UK: Funding Hotels And What To Look Out For In Hotel Management Agreements

Last Updated: 8 July 2015
Article by Alex Campbell

The choice of operator and strength of its brand is often integral to a hotel's success in today's highly competitive leisure market.  However, the appointment of a third party operator in relation to a hotel also brings with it an extra layer of complexity for any financing arrangement. 

A funder should make sure that it carefully reviews the operator's hotel management agreement (HMA) before agreeing to finance the hotel in question as the agreement may restrict the funder from doing what it wants in relation to the property, particularly in the context of an owner default and an enforcement of its security. In addition, the funder will want to enter into direct contractual relations with the hotel operator, typically by way of a non-disturbance agreement.

Reviewing the HMA – things to look out for

Operator "services standard": The operator will wish to operate the hotel in accordance with the services standard for their brand so that it can maintain the brand's value and reputation.  A funder should check what rights an operator has to vary the services standard or the brand of the hotel itself.  Some owner controls should be in place to limit the operator's discretion to make changes that could, for example, adversely reduce the hotel's target customer market or increase operating costs, thereby reducing revenues available for the owner to pay its funders.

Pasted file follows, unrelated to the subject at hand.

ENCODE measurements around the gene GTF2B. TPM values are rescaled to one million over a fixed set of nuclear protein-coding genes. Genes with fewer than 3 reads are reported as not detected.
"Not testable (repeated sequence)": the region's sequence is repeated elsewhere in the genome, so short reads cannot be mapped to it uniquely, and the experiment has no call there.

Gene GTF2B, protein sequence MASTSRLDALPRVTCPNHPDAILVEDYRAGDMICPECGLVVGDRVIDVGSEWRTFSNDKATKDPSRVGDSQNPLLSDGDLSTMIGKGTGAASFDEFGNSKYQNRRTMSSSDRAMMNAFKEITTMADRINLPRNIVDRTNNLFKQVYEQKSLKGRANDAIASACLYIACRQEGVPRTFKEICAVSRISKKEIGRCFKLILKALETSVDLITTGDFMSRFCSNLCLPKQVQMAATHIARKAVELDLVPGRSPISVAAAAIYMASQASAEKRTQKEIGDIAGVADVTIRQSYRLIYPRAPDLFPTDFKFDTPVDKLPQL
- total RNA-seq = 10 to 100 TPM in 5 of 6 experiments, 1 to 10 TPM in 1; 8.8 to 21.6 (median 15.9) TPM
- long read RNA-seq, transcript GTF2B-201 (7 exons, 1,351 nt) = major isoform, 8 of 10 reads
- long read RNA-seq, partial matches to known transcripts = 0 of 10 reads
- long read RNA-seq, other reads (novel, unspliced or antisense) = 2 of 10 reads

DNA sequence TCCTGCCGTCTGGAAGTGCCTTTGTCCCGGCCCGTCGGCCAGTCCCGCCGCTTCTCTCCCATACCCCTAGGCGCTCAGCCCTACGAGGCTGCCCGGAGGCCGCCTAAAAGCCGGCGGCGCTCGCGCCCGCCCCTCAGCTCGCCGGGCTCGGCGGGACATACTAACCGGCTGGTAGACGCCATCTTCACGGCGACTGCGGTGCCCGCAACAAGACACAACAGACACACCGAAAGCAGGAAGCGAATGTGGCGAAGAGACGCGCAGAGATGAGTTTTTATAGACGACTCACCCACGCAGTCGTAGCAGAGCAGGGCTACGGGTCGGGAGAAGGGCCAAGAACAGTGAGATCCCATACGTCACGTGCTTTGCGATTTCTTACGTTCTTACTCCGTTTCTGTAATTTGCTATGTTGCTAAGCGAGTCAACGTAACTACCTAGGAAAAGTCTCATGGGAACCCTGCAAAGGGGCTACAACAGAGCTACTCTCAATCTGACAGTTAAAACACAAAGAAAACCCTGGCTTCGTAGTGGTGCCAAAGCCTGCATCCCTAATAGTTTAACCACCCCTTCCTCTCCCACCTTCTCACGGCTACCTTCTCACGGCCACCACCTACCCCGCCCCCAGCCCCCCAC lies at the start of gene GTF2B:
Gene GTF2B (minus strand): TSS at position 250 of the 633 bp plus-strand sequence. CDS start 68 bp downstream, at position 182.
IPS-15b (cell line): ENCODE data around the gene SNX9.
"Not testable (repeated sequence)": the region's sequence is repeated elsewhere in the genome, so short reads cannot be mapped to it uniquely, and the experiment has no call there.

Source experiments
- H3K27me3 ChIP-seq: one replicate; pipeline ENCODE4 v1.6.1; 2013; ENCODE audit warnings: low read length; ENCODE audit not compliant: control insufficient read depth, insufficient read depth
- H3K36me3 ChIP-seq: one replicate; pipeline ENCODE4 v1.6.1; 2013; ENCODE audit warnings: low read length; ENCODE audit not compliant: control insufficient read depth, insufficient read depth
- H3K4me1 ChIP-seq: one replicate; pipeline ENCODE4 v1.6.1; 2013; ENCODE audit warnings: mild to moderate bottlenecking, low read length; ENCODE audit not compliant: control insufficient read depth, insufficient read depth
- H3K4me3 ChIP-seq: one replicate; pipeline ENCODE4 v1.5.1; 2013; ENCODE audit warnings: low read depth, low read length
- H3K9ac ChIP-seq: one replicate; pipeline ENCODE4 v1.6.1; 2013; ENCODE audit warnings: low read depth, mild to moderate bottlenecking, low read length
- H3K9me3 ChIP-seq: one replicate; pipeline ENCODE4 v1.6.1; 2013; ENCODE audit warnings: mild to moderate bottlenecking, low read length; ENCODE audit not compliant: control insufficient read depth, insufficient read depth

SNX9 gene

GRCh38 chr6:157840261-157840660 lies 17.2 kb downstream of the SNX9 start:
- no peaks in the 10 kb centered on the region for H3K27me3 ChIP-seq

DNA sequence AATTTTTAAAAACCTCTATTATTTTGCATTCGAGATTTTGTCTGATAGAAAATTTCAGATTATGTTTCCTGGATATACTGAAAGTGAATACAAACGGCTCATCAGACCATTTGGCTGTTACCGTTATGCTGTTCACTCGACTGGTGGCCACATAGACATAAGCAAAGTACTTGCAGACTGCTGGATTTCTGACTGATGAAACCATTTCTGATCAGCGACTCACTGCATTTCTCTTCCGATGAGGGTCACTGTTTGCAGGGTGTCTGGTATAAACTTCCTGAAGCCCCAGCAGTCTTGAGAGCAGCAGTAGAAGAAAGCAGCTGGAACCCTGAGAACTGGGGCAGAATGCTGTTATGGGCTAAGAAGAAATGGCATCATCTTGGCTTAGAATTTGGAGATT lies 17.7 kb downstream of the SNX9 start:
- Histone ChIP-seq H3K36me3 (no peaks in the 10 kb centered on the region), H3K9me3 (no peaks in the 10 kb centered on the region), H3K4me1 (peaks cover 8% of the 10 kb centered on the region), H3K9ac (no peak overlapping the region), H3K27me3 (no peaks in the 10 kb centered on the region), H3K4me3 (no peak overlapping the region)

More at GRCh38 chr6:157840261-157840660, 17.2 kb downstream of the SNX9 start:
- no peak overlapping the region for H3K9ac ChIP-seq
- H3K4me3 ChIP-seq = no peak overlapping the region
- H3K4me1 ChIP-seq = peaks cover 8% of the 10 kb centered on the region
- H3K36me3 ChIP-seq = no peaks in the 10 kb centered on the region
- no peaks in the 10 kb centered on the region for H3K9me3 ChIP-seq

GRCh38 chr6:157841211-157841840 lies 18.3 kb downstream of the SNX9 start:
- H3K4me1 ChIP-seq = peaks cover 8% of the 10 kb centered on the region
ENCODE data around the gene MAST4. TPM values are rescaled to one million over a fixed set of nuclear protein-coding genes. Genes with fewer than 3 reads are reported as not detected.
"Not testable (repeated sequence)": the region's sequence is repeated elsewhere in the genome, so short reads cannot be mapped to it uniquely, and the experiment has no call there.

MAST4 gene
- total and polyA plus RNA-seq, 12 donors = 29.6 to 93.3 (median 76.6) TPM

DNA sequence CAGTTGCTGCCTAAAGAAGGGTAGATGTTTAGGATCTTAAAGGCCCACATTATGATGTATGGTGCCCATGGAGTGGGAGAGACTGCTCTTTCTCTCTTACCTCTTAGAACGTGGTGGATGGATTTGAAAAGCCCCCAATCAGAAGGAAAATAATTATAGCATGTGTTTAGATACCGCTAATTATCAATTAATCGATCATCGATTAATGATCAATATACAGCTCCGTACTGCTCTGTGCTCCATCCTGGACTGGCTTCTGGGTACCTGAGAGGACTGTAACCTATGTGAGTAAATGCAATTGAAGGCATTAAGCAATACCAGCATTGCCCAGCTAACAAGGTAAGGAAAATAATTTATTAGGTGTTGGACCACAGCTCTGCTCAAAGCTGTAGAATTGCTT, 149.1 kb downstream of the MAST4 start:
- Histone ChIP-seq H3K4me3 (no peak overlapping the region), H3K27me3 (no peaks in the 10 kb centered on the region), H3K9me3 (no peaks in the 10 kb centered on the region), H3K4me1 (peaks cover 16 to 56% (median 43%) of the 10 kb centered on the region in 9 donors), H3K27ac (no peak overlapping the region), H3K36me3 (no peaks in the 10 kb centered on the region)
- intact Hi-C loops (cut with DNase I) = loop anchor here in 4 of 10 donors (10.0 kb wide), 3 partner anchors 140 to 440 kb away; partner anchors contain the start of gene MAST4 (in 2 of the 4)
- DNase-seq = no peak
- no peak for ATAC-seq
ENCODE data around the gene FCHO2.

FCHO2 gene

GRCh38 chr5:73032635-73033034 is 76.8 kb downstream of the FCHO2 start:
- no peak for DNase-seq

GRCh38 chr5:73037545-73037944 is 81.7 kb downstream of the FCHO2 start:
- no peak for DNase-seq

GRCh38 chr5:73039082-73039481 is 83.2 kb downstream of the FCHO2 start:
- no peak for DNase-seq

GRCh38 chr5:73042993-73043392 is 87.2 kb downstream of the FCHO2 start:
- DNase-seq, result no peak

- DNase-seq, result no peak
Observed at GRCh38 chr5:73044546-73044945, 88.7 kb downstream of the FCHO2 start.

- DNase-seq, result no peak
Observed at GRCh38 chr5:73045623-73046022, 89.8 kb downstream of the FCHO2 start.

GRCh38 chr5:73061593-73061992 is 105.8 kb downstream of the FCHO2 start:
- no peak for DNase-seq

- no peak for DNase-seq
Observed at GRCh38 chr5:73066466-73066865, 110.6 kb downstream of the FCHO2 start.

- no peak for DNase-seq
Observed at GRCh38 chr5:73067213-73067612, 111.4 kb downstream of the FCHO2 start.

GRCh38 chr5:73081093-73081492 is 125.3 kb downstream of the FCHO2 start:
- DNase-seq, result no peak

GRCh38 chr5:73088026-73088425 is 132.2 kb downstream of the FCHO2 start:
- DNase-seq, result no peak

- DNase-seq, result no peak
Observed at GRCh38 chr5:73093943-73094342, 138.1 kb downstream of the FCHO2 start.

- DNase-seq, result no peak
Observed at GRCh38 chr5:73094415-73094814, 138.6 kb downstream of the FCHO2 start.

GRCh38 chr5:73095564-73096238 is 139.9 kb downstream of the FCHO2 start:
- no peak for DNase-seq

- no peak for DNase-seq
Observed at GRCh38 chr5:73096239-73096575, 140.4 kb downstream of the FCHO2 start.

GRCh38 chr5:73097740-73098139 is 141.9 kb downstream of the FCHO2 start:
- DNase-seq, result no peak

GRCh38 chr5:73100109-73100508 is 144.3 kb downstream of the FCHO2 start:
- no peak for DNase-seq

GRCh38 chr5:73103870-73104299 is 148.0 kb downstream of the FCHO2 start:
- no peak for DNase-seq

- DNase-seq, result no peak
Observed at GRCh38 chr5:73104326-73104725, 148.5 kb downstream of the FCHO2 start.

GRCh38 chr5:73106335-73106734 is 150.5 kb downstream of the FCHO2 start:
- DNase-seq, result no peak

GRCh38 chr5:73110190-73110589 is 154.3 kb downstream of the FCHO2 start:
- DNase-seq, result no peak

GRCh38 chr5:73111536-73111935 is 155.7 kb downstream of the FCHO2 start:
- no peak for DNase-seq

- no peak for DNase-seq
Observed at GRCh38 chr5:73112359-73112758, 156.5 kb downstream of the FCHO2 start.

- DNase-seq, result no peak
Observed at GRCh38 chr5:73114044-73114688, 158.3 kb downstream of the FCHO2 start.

Revenue distribution: A funder should make sure that the agreement clearly sets out how the hotel cash flows operate and how revenue can be used.  The operator will usually have primary control over the main operating account so that it can, among other things, release funds to pay hotel operating costs incurred as and when they fall due.  The agreement should include some form of priority of payments waterfall so it is possible to determine when funds will be distributed to the owner (and which can be used to repay funders).  Some agreements include an owner priority return or operator revenue guarantee which helps create some assurance for funders that an owner will be guaranteed to receive some revenue from the hotel.

Budget controls: Whilst an operator should be allowed to get on with the business of running the hotel, the scope of the operator's discretions should be limited by certain budgetary constraints and owner approvals.  Cost controls on hotel expenditure should be in place to make sure that some revenue is left for the owner to pay its funders.

Each year, an annual budget should be agreed between the owner and operator which sets out the proposed operating budget and capital budget.  The annual budget should also include details of the hotel's anticipated revenue and expenses, occupancy, charging structure, salary costs and marketing plan.  It will be important to make sure that there are no hidden charges or unexpected costs which could adversely affect revenue available to the owner.  The agreement is likely to contemplate the establishment of a fund for the replacement of furniture, fittings and equipment, but the size of the fund should be capped at a specified percentage of annual revenue, typically 2-4 per cent.   The agreement should also give the owner the right to have regular meetings with management so that the owner can check that the hotel is being run in accordance with expectations. The funder will, at the very least want to be given a copy of the annual budget and may also wish for such budget to be subject to their approval.